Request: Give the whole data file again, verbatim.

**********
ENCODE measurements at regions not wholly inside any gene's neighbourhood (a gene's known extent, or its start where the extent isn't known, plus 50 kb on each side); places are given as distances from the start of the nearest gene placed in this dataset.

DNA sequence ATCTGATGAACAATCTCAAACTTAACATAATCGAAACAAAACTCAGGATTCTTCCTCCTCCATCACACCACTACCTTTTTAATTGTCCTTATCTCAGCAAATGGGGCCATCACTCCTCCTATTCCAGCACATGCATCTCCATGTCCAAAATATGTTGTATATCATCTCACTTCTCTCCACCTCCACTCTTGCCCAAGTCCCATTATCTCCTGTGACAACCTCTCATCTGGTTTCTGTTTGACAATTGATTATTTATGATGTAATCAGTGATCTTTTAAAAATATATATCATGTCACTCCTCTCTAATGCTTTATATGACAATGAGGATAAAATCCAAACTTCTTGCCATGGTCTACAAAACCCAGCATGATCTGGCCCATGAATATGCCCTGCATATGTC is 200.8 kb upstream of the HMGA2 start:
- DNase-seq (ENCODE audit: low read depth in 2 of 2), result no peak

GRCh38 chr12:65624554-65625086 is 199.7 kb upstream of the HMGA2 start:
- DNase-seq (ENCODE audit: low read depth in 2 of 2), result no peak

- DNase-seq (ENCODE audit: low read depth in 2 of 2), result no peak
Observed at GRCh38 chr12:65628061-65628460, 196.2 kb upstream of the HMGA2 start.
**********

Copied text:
ENCODE measurements at regions not wholly inside any gene's neighbourhood (a gene's known extent, or its start where the extent isn't known, plus 50 kb on each side); places are given as distances from the start of the nearest gene placed in this dataset.

DNA sequence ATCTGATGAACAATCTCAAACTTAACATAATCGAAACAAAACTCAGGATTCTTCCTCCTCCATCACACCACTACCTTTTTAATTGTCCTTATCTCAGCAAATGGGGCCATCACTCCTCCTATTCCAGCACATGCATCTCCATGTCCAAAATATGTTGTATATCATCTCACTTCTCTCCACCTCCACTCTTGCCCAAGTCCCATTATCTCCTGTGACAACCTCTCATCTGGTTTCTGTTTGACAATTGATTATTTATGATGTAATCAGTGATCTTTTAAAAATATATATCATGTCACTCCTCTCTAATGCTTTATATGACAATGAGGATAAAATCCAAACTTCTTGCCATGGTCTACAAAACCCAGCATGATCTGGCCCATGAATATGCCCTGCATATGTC is 200.8 kb upstream of the HMGA2 start:
- DNase-seq (ENCODE audit: low read depth in 2 of 2), result no peak

GRCh38 chr12:65624554-65625086 is 199.7 kb upstream of the HMGA2 start:
- DNase-seq (ENCODE audit: low read depth in 2 of 2), result no peak

- DNase-seq (ENCODE audit: low read depth in 2 of 2), result no peak
Observed at GRCh38 chr12:65628061-65628460, 196.2 kb upstream of the HMGA2 start.